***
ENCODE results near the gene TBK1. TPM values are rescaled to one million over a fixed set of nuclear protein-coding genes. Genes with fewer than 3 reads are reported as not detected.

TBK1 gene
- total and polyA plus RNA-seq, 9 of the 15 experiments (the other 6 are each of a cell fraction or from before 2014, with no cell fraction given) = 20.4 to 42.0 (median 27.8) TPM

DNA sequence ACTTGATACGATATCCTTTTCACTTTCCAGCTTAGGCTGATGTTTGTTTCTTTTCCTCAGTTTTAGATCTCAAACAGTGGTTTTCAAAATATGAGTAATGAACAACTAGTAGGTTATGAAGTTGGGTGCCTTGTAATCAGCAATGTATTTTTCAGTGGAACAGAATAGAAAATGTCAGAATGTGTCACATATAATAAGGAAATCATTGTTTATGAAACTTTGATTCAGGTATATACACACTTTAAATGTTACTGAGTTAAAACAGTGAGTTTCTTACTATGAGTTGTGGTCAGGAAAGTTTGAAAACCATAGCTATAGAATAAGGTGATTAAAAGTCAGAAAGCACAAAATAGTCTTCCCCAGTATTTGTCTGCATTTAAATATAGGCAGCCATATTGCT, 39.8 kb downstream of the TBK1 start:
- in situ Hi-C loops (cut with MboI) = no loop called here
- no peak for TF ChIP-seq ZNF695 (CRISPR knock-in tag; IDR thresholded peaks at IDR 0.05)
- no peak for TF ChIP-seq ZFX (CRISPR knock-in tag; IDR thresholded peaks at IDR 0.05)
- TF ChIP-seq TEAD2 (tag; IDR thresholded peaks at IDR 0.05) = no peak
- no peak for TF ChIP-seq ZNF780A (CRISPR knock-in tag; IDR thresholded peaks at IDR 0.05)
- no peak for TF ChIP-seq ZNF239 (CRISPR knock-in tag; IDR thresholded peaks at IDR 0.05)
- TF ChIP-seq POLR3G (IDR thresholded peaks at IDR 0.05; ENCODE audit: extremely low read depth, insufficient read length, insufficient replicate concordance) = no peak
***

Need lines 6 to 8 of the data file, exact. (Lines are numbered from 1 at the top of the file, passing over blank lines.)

- no peak for TF ChIP-seq ZNF695 (CRISPR knock-in tag; IDR thresholded peaks at IDR 0.05)
- no peak for TF ChIP-seq ZFX (CRISPR knock-in tag; IDR thresholded peaks at IDR 0.05)
- TF ChIP-seq TEAD2 (tag; IDR thresholded peaks at IDR 0.05) = no peak